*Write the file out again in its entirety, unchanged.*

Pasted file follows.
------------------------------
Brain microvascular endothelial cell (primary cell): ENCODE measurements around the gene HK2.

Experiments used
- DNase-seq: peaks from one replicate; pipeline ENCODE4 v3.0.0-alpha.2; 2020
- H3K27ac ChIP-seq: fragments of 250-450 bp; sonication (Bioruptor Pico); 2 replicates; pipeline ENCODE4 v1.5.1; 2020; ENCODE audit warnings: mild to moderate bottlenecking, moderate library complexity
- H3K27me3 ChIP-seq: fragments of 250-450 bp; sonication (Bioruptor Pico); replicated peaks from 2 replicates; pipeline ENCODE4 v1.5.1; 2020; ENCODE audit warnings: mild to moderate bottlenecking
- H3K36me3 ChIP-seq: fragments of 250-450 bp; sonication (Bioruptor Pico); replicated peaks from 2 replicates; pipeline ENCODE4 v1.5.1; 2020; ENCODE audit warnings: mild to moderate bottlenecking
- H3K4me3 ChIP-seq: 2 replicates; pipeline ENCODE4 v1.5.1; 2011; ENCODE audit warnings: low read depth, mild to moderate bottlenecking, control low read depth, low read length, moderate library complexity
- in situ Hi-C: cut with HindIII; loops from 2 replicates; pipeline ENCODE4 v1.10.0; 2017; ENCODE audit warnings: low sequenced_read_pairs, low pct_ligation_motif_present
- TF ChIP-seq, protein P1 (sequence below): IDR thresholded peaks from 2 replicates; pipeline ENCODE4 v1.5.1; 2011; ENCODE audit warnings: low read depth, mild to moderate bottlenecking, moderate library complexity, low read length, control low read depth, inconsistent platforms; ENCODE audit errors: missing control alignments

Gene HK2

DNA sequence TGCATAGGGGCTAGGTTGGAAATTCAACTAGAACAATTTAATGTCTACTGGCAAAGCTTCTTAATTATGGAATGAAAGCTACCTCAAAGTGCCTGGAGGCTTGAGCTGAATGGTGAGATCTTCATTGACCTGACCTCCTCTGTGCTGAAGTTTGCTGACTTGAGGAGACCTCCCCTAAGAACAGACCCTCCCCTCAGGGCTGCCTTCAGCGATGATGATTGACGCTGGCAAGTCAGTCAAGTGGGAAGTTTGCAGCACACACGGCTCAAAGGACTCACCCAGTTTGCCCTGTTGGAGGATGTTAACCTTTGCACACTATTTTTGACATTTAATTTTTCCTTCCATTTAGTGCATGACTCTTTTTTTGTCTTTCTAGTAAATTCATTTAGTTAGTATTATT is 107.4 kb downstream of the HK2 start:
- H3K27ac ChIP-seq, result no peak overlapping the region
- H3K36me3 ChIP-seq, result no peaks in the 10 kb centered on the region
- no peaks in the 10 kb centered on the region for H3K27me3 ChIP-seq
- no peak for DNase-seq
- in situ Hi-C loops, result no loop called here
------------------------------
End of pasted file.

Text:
Brain microvascular endothelial cell (primary cell): ENCODE measurements around the gene HK2.

Experiments used
- DNase-seq: peaks from one replicate; pipeline ENCODE4 v3.0.0-alpha.2; 2020
- H3K27ac ChIP-seq: fragments of 250-450 bp; sonication (Bioruptor Pico); 2 replicates; pipeline ENCODE4 v1.5.1; 2020; ENCODE audit warnings: mild to moderate bottlenecking, moderate library complexity
- H3K27me3 ChIP-seq: fragments of 250-450 bp; sonication (Bioruptor Pico); replicated peaks from 2 replicates; pipeline ENCODE4 v1.5.1; 2020; ENCODE audit warnings: mild to moderate bottlenecking
- H3K36me3 ChIP-seq: fragments of 250-450 bp; sonication (Bioruptor Pico); replicated peaks from 2 replicates; pipeline ENCODE4 v1.5.1; 2020; ENCODE audit warnings: mild to moderate bottlenecking
- H3K4me3 ChIP-seq: 2 replicates; pipeline ENCODE4 v1.5.1; 2011; ENCODE audit warnings: low read depth, mild to moderate bottlenecking, control low read depth, low read length, moderate library complexity
- in situ Hi-C: cut with HindIII; loops from 2 replicates; pipeline ENCODE4 v1.10.0; 2017; ENCODE audit warnings: low sequenced_read_pairs, low pct_ligation_motif_present
- TF ChIP-seq, protein P1 (sequence below): IDR thresholded peaks from 2 replicates; pipeline ENCODE4 v1.5.1; 2011; ENCODE audit warnings: low read depth, mild to moderate bottlenecking, moderate library complexity, low read length, control low read depth, inconsistent platforms; ENCODE audit errors: missing control alignments

Gene HK2

DNA sequence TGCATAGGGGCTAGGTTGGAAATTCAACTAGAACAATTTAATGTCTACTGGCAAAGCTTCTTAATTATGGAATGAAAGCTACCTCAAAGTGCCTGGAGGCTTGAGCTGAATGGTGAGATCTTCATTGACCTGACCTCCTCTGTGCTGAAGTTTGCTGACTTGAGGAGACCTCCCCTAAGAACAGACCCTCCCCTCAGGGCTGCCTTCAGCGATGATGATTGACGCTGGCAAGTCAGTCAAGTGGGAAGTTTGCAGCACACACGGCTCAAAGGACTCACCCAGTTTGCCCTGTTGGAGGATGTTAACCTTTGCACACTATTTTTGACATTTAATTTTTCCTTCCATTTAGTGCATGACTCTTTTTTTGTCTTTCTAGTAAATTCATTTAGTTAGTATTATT is 107.4 kb downstream of the HK2 start:
- H3K27ac ChIP-seq, result no peak overlapping the region
- H3K36me3 ChIP-seq, result no peaks in the 10 kb centered on the region
- no peaks in the 10 kb centered on the region for H3K27me3 ChIP-seq
- no peak for DNase-seq
- in situ Hi-C loops, result no loop called here